Typically we go to events with a prior mindset of connecting with folks who could help in our businesses. Here are some tips from my experience, to help those who find it awkward to begin..
Wishfully, I would want to network with the most influential person in the room- but would a meeting like this help? He would have 10 possible networkers around him. It is good to have his card but – very unlikely to leverage from a conversation, jostling in the middle of this crowd
- Knowing who do you connect/network – sometimes a look around will automatically draw you to someone – he/she would be a good person to begin with. Once you begin, other people will be around – just mill into the next person. Better still nod your head and stand next to someone available and let him network
- Starting a conversation – Having found the person, striking a conversation is actually simple. In a networking meet, one is expected to be unaware of another person’s business and therefore, “So, what do you do?” and “ Hi, I am Neel with ‘nfaktor’ and you are ?” is a perfectly good start . Asking a simple question, even if it is about the traffic, generally works. Having a One-Liner that describes you and your company could not only be handy but also critical at this stage and will help you avoid an unprepared awkward moment should you have to face the question.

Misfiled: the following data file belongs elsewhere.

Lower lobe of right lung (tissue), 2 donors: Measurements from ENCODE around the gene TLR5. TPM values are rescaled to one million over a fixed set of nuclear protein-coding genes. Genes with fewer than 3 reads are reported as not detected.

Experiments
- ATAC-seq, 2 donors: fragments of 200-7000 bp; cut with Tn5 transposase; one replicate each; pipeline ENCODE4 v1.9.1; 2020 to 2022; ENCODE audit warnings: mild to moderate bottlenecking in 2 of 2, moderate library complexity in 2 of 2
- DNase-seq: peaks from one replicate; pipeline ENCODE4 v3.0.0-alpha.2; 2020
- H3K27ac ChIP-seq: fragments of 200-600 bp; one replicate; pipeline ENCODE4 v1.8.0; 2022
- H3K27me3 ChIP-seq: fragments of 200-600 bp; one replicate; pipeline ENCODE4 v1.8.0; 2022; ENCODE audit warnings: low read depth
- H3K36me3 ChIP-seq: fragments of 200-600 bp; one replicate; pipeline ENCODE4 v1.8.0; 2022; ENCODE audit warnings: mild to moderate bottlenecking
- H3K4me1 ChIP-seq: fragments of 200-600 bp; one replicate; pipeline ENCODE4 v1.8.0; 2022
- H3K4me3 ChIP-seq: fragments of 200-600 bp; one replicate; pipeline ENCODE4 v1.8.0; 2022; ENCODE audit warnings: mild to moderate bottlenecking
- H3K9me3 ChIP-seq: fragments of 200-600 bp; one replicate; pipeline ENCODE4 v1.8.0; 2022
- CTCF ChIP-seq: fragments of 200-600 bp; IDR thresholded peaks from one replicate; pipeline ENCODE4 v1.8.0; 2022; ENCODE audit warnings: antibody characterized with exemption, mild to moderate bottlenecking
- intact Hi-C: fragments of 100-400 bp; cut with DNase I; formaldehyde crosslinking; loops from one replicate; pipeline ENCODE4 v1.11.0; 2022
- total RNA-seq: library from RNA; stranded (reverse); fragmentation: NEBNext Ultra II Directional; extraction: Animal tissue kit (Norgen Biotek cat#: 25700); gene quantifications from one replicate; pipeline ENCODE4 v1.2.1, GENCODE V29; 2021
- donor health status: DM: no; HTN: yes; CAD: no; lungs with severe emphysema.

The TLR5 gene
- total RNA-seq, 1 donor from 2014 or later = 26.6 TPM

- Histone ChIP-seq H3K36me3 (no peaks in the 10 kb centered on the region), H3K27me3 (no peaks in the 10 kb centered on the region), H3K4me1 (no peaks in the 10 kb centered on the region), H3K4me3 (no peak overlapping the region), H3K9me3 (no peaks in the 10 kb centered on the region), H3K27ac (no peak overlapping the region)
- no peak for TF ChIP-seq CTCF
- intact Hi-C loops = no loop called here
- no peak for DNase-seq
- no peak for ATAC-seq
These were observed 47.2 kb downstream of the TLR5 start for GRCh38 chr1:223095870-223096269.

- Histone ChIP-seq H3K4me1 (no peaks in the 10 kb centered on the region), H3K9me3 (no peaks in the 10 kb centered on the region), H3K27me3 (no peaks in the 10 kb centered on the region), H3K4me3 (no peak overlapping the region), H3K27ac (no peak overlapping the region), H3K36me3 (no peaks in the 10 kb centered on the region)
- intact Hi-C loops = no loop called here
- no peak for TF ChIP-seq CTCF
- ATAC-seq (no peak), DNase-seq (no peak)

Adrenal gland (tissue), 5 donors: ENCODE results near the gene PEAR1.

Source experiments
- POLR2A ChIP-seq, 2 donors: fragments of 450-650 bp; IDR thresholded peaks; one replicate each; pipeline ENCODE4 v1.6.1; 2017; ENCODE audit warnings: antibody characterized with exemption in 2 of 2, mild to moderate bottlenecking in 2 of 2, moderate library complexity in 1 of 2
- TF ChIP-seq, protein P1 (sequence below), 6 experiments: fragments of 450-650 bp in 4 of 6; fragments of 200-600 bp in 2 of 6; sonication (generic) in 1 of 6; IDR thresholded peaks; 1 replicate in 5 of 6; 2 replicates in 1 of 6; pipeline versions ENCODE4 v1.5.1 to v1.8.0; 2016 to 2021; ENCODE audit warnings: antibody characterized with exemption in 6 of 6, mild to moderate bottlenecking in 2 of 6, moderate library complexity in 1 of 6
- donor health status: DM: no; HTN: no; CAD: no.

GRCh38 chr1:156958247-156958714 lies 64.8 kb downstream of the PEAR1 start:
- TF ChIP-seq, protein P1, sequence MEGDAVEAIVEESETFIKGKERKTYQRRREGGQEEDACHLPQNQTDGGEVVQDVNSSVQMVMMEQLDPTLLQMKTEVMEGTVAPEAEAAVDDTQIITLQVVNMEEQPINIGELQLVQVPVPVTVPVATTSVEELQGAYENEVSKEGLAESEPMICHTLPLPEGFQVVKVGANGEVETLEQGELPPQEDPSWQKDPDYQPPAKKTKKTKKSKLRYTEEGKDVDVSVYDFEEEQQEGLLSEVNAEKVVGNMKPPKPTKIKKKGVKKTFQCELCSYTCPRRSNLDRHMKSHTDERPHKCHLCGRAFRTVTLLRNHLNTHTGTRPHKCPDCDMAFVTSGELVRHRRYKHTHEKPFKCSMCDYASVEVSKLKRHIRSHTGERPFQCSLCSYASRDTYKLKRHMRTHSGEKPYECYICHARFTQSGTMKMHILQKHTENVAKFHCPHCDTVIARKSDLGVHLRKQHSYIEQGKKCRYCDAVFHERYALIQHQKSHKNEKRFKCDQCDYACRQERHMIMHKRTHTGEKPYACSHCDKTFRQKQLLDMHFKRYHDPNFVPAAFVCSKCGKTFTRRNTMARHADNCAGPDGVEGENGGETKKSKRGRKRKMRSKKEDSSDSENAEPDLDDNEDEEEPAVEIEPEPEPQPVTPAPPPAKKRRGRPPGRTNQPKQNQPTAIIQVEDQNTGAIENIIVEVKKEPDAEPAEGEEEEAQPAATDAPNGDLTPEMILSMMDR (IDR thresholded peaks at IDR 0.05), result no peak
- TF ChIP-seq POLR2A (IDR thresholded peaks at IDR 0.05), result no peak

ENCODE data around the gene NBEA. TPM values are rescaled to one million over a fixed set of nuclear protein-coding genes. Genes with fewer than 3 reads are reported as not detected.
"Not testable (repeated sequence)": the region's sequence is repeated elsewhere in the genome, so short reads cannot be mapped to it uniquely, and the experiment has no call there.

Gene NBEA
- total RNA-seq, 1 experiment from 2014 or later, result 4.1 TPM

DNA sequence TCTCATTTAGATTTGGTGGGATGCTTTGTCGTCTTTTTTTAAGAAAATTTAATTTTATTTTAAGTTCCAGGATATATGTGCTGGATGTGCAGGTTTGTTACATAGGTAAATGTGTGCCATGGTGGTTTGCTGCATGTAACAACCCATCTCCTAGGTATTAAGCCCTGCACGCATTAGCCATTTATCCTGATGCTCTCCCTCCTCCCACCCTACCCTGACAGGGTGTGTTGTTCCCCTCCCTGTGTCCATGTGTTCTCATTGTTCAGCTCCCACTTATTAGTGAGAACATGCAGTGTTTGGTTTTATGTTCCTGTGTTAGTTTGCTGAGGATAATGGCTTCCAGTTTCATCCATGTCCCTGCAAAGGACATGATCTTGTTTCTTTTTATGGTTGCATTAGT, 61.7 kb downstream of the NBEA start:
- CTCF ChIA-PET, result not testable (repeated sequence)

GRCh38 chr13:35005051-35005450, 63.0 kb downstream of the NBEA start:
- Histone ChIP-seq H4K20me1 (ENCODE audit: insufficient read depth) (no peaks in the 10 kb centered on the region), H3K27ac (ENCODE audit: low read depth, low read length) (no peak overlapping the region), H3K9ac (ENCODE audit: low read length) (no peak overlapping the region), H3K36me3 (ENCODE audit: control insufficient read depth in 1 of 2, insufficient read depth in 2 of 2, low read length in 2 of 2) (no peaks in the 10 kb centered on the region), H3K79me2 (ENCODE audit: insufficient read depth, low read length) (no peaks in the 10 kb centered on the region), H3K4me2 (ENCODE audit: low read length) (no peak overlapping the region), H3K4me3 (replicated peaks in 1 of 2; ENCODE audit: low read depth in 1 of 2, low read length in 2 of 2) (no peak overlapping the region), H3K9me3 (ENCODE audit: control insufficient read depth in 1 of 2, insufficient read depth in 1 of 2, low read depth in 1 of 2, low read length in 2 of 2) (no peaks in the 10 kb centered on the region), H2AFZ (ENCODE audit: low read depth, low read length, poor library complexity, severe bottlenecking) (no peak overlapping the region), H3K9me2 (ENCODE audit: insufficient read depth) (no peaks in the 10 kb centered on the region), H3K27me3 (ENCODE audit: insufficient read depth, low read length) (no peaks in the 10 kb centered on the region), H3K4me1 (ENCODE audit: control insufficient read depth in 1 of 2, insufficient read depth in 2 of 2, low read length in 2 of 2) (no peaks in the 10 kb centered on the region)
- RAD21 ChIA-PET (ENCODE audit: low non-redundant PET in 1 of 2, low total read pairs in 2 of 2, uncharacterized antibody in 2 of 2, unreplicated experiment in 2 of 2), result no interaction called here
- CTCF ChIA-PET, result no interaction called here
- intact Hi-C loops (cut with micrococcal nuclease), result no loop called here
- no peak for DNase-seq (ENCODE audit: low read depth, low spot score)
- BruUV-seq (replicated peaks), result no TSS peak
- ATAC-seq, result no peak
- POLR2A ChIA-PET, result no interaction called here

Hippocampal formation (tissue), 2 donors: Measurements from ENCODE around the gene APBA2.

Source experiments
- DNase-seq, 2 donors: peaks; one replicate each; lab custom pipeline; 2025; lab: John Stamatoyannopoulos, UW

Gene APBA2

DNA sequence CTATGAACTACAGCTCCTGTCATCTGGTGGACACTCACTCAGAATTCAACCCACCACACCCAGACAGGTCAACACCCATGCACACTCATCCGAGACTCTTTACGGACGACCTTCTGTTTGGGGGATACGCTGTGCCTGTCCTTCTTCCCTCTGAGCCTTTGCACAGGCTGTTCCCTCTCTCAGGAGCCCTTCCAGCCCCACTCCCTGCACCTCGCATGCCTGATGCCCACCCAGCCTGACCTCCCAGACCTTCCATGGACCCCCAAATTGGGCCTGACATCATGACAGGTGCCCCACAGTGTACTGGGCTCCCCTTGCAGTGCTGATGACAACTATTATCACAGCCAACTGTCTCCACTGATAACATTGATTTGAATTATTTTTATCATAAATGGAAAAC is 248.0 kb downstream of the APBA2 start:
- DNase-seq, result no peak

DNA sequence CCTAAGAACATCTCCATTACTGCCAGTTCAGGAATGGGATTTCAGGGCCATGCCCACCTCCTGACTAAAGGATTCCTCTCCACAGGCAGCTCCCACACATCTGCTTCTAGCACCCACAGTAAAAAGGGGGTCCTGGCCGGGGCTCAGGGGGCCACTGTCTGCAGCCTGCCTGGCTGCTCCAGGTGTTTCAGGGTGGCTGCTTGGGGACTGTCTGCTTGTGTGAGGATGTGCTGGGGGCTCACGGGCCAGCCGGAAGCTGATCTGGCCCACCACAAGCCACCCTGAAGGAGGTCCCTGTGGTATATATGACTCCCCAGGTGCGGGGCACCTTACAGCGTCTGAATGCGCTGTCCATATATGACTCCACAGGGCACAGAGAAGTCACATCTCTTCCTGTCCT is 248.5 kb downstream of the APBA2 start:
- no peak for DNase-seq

- Continuing a conversation: Continuing a conversation is mostly not by talking but listening, So let us listen, listen beyond hearing. Go deeper – pause, ask questions on what he/she is saying and you will find that he is interested in you without you speaking a full sentence.
- Exchanging Cards: Sometimes this gets awkward because more often than not – one of you has a dinner tray or a coffee cup in your hands. So wait, till that awkwardness goes, if it does not go away – I have found it perfectly alright to say “I will let you finish your dinner and find you later to give you my card”. Generally, I prefer to exchange cards after the conversation.
- Moving on to the next contact: Winding up a conversation is again not so difficult and I have heard many variations of some standard lines like “Let me also grab a plate” , “ Maybe we should catch up again , Can I have your business card? ”. It is also important at this stage to mention a promise to connect back.
5+1. Converting to a relationship: This is the difficult part. Typically retaining the contacts that we create in an event is more difficult, because your contact is no longer bound to respond to your “Hi” through a mail, so how you connect with the contact in the immediate next few days defines if your networking was useful. A phone call or an email or both continuing on what you discussed would be great to start.
….from here on networking ends and a relationship begins…Important thing to know is that when you make a relationship you will get business, and networking is about creating relationships – avoid selling and just try and understand everything the prospect says and you will find it easy….